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MSpot cloud streaming service now available for all

Written by Andre Yoskowitz (Google+) @ 29 Jun 2010 12:51 User comments (7)

MSpot cloud streaming service now available for all After a quick private beta period, MSpot has opened their cloud streaming service to everyone, allowing for 2GB free and unlimited streaming of your own music libraries from the cloud.
The service works to your PC, Mac and Android-based smartphones or netbooks.

If you have over 2GB music you want to have everywhere (and most do), then you can purchase an MSpot storage plan for $3 a month (12 GB), $5 a month (22 GB), $10 a month for 52 GB or $14 per month for a massive 102 GB.

MSpot's media player works in IE, Chrome, Firefox and Safari.

If you are running an Android device with firmware 2.1 or higher, you can download an app "that can set aside local phone storage and both stream and download songs to whatever amount of space you allow it to take up on your SD card or built-in storage," says CNet.

For audiophiles, the company has shrunk the tracks to 48kbps AAC+ format, which will undoubtedly anger fans of FLAC or other HD file types but will help reduce bandwidth strain while still keeping great quality.

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7 user comments

129.6.2010 14:18

48 kbps? thats disgusting!

229.6.2010 14:24

Originally posted by NHS2008:
48 kbps? thats disgusting!
AAC+ though...its been reviewed as the equivalent of about 256-320k MP3s.

329.6.2010 15:02

Hmmm not clear here but their website says you upload your any bets on how long they get in trouble for hosting pirated music? Also I wonder how tough it would be to upload a bunch of stuff then just give others your pass or have it stolen sharing it out to the masses? Could get hairy....The studios will find a lot of stuff to sue over I'm sure....

429.6.2010 15:39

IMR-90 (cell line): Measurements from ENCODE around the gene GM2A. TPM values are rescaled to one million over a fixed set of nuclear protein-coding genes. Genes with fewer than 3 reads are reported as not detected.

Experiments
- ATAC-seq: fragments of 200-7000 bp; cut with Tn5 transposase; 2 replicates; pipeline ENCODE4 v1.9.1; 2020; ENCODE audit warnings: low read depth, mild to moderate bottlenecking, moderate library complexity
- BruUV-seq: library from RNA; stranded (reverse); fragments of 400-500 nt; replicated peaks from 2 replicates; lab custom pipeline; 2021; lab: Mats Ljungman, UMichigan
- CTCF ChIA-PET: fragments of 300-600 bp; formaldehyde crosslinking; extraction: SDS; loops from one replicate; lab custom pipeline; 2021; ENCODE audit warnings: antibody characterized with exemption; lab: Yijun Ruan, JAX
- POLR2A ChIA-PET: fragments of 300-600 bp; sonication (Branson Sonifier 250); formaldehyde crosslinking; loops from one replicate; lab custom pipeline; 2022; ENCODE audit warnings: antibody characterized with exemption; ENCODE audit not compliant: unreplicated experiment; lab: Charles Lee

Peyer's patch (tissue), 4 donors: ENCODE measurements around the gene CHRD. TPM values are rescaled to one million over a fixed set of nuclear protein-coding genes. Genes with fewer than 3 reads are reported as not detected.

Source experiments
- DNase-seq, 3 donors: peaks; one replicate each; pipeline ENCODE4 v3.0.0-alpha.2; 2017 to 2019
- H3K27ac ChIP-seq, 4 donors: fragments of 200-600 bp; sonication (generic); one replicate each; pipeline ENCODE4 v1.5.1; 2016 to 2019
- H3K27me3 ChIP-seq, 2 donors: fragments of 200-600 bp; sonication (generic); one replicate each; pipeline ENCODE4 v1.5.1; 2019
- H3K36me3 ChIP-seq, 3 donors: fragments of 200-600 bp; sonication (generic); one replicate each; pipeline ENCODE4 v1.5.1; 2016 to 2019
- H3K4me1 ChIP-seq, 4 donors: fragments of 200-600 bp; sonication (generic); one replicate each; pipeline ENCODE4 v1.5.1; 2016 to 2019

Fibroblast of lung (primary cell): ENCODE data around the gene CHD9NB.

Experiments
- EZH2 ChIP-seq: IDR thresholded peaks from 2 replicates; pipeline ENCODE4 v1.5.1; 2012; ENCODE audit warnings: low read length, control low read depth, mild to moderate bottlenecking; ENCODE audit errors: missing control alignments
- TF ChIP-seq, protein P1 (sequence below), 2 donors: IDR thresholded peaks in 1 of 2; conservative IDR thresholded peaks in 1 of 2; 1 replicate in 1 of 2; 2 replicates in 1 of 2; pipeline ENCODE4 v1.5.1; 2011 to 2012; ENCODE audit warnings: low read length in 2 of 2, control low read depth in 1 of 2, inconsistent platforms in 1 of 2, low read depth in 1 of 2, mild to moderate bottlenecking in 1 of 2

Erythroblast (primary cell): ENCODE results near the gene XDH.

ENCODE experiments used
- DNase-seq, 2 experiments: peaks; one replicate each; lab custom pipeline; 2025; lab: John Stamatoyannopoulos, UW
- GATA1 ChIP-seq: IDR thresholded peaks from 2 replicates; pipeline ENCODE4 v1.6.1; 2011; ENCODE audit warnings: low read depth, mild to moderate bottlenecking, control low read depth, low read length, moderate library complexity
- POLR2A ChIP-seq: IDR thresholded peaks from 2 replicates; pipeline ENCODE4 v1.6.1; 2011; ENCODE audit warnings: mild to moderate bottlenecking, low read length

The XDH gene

Unverified new user

wrong. they won't get sued for anything. they're syncing your music to the cloud and allowing you access to it. It's similar to backup dumb dumb. A backup company can't get in trouble for backing up pirated copies of Windows, but the end user can. this is nothing more than a backup type of software that detects changes made to the selected directory structure at the file level. It passes changes made over the wire. Then Mspot has just added an audio player to the backend to play those songs. really nothing special here, and NO they will never get in trouble for hosting that music since they're not selling it to you.

529.6.2010 23:00

$14 a month for less space than a zune, at quality similar to FM radio? That is terrible. That kind of money would give you hosting for 5TB and a domain name! Host whatever you want with a password to keep everyone else could even throw together a basic "web site" that works like a media player.

63.7.2010 1:02

wonder what 250 gbs cost me lol

75.3.2011 18:38

Until players become ubiquitous, all you are doing is downloading the same music over and over again to a device that can hold all the music you care about, which is probably less than the 8-16GB your mobile device can hold. Think about it. DropBox and Audio Galaxy combined.

The ones who really care about this are the audiophiles, and they got screwed.

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